For me, this style would be unappealing, but the piano itself might be fine. So first you need to decide whether you are buying this for the style (furniture look) or the piano type.

    As for moving - most/many movers will quote you for the move based on mileage. Call and get a couple of estimates. I paid $200 for my grand upright to be moved about 25 miles so it was very reasonable, and piano movers are extremely careful (I will admit it was fascinating to watch them move my piano only 20 feet from the truck to the place it was going, but they still wrapped it and used special dollies to get it there.)

    If you love this style/color, then it is probably worth the price (if the piano is in reasonable working condition), especially if it has been refinished.
    I do not know much about piano type. It looks like this is an upright or spinet piano, which is what I think I first learned on. What is the difference between the two? I remember playing on a grand later on at my instructors house, and the sound was wonderful, but I do not have space for a baby grand/ grand.
    To understand via the heart is not to understand.



  12. #12
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    Dec. 18, 2006
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    This is either a spinet or console; honestly I can't remember the difference but basically they are smaller. An upright was once just a repackaged grand piano - same size, just upright. But even though smaller than a grand piano they were still big and heavy. Consoles and spinets are more compact, and therefore might not have as big of a sound, but that is fine for most people in their home.



  13. #13
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    Nov. 20, 2010
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    We were in the market for a new piano about 15 years ago. AS S1969 says, the main difference is the size of the sounding board, with console being the smallest - and frankly an upright, even though that's what many of us learned on - the largest, so expected to have a nicer sound.

    What makes or breaks a piano is if the sounding board has been cracked or otherwise damaged. Think that happens from years of perhaps being stored improperly - in cold, etc. But also possibly from a bad move. Although my experience w/ piano movers is they are really good and know what they do. I've bought a piano at auction and paid more for the mover than the piano ($300 vs. $100 ) and it was well worth the price.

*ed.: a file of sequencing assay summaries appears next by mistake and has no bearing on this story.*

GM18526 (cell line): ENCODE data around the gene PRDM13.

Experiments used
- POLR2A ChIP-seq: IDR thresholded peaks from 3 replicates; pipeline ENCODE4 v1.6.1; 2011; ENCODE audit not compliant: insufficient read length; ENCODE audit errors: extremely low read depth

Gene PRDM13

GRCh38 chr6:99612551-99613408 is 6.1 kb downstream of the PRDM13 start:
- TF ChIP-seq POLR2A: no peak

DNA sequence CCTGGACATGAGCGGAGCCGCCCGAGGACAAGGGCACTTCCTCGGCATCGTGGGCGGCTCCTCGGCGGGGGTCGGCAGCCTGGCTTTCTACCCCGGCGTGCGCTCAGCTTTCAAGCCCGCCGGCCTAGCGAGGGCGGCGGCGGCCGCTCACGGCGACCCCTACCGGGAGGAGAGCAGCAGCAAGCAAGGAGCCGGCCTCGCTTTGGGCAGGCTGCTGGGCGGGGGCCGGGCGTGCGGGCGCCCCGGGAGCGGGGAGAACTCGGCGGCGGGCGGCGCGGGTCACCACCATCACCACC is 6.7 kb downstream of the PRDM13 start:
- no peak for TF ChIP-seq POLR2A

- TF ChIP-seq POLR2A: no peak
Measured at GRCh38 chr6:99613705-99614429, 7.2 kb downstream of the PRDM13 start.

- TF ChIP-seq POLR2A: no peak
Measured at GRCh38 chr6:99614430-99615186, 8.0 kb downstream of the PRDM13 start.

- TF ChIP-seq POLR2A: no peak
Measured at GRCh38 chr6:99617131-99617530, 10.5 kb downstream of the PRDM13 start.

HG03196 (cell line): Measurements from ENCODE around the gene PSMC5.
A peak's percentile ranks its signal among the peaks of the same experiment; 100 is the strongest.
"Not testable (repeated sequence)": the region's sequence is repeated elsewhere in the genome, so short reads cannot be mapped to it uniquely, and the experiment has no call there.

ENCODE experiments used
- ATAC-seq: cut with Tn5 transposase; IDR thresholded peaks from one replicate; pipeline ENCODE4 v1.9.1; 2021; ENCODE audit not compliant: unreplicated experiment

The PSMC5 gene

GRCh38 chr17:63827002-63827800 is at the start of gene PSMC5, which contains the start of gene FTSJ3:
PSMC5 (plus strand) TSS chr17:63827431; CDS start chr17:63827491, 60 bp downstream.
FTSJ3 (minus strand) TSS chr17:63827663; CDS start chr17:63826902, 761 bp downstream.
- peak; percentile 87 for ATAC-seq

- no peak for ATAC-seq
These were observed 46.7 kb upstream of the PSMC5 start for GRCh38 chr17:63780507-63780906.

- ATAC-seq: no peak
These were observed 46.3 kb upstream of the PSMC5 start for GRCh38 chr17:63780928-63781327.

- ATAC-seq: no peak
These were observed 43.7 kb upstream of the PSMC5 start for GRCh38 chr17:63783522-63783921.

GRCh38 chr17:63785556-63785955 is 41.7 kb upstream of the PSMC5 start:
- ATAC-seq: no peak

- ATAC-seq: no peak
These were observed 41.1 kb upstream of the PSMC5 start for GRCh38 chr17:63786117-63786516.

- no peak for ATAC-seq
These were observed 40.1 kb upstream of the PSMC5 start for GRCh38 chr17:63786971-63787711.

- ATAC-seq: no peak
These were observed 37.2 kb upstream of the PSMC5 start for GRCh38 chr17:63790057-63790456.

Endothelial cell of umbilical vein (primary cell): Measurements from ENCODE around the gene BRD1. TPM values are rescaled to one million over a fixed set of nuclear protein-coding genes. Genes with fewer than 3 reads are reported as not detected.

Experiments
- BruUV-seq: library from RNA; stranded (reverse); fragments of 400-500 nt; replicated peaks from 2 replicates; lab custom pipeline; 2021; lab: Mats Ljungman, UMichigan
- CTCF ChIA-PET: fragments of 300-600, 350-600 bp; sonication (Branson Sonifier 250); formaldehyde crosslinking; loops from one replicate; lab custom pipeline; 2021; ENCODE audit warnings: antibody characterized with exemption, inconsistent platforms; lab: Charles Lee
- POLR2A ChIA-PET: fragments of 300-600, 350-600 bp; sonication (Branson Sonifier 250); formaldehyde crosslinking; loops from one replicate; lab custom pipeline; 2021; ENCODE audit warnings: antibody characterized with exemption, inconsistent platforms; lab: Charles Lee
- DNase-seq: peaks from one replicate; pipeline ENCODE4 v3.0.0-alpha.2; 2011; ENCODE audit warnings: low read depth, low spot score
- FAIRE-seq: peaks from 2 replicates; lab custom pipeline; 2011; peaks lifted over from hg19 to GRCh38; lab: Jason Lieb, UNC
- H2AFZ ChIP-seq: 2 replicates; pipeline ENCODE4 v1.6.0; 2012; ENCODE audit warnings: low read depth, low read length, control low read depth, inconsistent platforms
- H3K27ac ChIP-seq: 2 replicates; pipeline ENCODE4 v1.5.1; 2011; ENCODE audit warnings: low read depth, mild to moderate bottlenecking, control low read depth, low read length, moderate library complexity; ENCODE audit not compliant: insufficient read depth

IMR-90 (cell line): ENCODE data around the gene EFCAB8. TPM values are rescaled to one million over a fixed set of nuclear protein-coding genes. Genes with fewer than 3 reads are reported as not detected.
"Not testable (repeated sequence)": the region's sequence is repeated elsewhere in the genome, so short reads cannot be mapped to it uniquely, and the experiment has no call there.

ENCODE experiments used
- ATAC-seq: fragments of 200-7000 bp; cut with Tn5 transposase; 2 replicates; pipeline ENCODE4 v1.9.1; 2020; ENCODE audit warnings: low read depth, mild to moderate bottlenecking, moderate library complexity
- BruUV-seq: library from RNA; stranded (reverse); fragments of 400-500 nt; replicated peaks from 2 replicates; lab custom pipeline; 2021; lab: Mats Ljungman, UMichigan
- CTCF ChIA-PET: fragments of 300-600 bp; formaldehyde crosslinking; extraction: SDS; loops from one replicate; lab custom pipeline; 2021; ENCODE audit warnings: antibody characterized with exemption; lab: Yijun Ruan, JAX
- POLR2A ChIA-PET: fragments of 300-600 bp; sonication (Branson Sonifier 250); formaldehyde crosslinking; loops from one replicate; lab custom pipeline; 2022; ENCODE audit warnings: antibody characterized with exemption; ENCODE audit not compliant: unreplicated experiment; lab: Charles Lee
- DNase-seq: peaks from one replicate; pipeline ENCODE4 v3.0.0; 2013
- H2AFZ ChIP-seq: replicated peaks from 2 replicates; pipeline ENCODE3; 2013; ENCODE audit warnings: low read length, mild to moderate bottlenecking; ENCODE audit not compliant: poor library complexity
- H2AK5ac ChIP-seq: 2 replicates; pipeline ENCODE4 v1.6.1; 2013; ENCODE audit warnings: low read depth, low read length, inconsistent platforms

You can see the sounding board and possibly obvious cracks if looking from the top down (lifting up the top shelf - usually attached with a hinge), or if the front bottom panel lifts up or can be removed. But a piano tuner will be your best at determining this. But a cracked sounding board makes a piano worthless.

    I had sticky and silent keys, and a non-functional pedal on that $100 piano. Was lucky enough to have a concert pianist in my neighborhood who recommended his piano tuner. Think it was another $300 for the repairs. The piano tuner was blind. That was fascinating watching him.

    And you should expect to have the piano tuned after delivery. Even a well tuned piano loses it in the move.

    Finally, one thing that is really different in pianos is the action. You can get a sticky key fixed, but some pianos are easier to play than others. Some needing a lighter strike, and others a more forceful one. Some even have a smaller key board. I have an old Chickering that I love because the reach is easy.

    For great advice, see if you can get the name of a good local piano tuner. They will also give you the name of a good mover - or vice versa. And they aren't always vying to get the piano you saw on Craigslist.

    Good luck, and hope this piano gives you happy memories. I think it's sad so many have gone by the wayside for electric keyboards.
    Being right half the time beats being half-right all the time. Malcolm Forbes


    2 members found this post helpful.

  14. #14
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    Oct. 21, 2013
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    Quote Originally Posted by CVPeg View Post
    We were in the market for a new piano about 15 years ago. AS S1969 says, the main difference is the size of the sounding board, with console being the smallest - and frankly an upright, even though that's what many of us learned on - the largest, so expected to have a nicer sound.

    What makes or breaks a piano is if the sounding board has been cracked or otherwise damaged. Think that happens from years of perhaps being stored improperly - in cold, etc. But also possibly from a bad move. Although my experience w/ piano movers is they are really good and know what they do. I've bought a piano at auction and paid more for the mover than the piano ($300 vs. $100 ) and it was well worth the price.

    You can see the sounding board and possibly obvious cracks if looking from the top down (lifting up the top shelf - usually attached with a hinge), or if the front bottom panel lifts up or can be removed. But a piano tuner will be your best at determining this. But a cracked sounding board makes a piano worthless.

    I had sticky and silent keys, and a non-functional pedal on that $100 piano. Was lucky enough to have a concert pianist in my neighborhood who recommended his piano tuner. Think it was another $300 for the repairs. The piano tuner was blind. That was fascinating watching him.

    And you should expect to have the piano tuned after delivery. Even a well tuned piano loses it in the move.